Defendants cannot represent themselves unless a judge determines that they are competent to do so. The community as a whole has an interest in achieving justice. A trial in which an incompetent defendant self-represents does not constitute a fair trial.
The case that established that defendants have a right to represent themselves was Faretta v. California, U.S. Sup. Ct. 1975. The Faretta case said that a judge must allow self-representation if a defendant is competent to understand and participate in the court proceedings.
To determine competence, the judge often weighs factors such as:
No single factor determines the result, and a defendant doesn’t need the legal skills of a professional lawyer to qualify for self-representation. As long as a defendant is competent, knowingly gives up the right to an attorney, and understands court proceedings, the defendant is entitled to self-represent.
Example: Ella Mental is charged with burglary. Ella has only a grade school education, and she has been in and out of mental institutions for much of her life. Ella tells the judge that she wants to represent herself in the burglary case. The judge allows Ella to do so, on the ground that Ella has been convicted of various crimes three times in the past and is thus familiar enough with criminal law to represent herself. Ella goes to trial, and her questions to prosecution witnesses are garbled and for the most part ruled improper by the judge. Ella is convicted. The judge should not have allowed Ella to represent herself. The mere fact that Ella has three prior convictions does not demonstrate that she is capable of knowingly giving up her right to an attorney and representing herself. In view of her limited education, her history of mental problems, and her inability to participate meaningfully in the trial, the judge should have ignored Ella’s wishes and appointed a lawyer to represent her.
Example: Lexi Khan is charged with assault and battery, and wants to represent herself. Lexi speaks English, but English is her second language and she has trouble understanding some words. She also has trouble reading a law book that the judge asks her to read. In the arraignment court, Lexi refused to enter a plea, and repeatedly said that the whole system is biased and that she wanted nothing to do with it. Over Lexi’s objection, the judge appoints an attorney to represent her. Taking all the circumstances into account, the judge properly exercised discretion when denying Lexi’s request for self-representation. In view of Lexi’s language difficulties and refusal to participate in the arraignment proceedings, Lexi is not capable of representing herself at trial in a meaningful way.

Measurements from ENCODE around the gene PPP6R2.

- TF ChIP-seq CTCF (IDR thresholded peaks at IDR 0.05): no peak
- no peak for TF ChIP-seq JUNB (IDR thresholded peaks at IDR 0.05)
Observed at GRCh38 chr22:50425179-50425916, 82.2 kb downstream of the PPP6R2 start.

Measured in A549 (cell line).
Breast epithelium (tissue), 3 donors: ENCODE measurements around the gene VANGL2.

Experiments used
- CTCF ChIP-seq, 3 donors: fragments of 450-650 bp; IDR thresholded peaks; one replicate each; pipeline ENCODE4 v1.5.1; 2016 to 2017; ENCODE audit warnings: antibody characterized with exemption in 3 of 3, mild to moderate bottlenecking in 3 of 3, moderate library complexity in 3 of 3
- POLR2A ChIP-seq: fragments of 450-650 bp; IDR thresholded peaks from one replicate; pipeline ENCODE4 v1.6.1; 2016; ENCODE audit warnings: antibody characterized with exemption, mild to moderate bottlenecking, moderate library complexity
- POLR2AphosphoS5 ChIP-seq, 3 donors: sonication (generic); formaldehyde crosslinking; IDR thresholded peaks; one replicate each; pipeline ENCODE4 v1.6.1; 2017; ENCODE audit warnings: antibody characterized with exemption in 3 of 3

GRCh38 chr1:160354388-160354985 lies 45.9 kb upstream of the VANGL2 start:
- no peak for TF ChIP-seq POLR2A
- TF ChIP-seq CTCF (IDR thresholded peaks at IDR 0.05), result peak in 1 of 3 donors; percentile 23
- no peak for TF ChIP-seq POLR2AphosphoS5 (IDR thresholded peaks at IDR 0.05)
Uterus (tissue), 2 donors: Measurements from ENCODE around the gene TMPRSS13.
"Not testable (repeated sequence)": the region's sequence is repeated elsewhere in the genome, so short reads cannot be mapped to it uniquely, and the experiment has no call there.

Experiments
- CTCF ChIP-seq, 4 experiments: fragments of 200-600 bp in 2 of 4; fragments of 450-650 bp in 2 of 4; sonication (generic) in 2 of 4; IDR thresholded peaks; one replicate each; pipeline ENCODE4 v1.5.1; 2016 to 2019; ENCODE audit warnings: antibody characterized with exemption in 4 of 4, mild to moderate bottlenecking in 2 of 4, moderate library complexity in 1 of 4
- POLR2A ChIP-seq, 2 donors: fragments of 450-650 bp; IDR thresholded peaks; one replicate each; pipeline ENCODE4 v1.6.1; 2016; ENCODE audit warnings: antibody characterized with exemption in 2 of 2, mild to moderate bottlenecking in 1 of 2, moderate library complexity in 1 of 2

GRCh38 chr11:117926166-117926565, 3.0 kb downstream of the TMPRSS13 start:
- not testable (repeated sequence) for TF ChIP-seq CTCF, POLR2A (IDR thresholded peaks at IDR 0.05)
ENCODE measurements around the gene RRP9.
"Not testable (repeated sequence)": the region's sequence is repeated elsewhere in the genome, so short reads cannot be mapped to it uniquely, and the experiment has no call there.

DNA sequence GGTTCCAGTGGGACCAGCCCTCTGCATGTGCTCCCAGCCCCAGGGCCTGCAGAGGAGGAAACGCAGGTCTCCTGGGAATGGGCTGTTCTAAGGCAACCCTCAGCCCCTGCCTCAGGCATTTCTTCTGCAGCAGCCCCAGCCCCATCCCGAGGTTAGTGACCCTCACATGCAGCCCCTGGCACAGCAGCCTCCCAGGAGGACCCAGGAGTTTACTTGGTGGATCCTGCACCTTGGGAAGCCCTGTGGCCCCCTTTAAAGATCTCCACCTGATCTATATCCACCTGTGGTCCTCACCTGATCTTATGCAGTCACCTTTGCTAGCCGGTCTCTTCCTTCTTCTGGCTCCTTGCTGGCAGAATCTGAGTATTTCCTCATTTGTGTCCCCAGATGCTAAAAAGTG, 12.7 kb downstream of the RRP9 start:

Example: Dane Gerous is charged with aggravated sexual assault, and asks to represent himself. The judge’s questioning reveals that Dane did not finish high school,and has no previous legal experience. However, Dane accurately summarizes the charge that he is facing. Also, when the judge reads a statute to Dane, he is able to explain what it means in his own words. The judge should allow Dane to represent himself. The charge is serious, and the judge may believe that Dane would be better off with a lawyer. However, Dane has demonstrated sufficient ability to understand and participate in the proceedings, and thus he has a right to represent himself.
Whether a defendant is mentally competent to stand trial is a different issue. A time-honored principle in American law holds that we should not subject someone to trial who lacks the capacity to understand the nature and purpose of the legal proceedings against him, to consult with his lawyer, or to help in the preparation of his defense. Someone who is competent to stand trial is oriented as to time and place, and has a reasonable degree of rational understanding. (18 U.S.C.A. § 4241.)
A judge has the power to decide that a defendant is mentally competent to stand trial, yet not competent enough to represent himself (Indiana v. Edwards, U.S. Sup. Ct. 2008).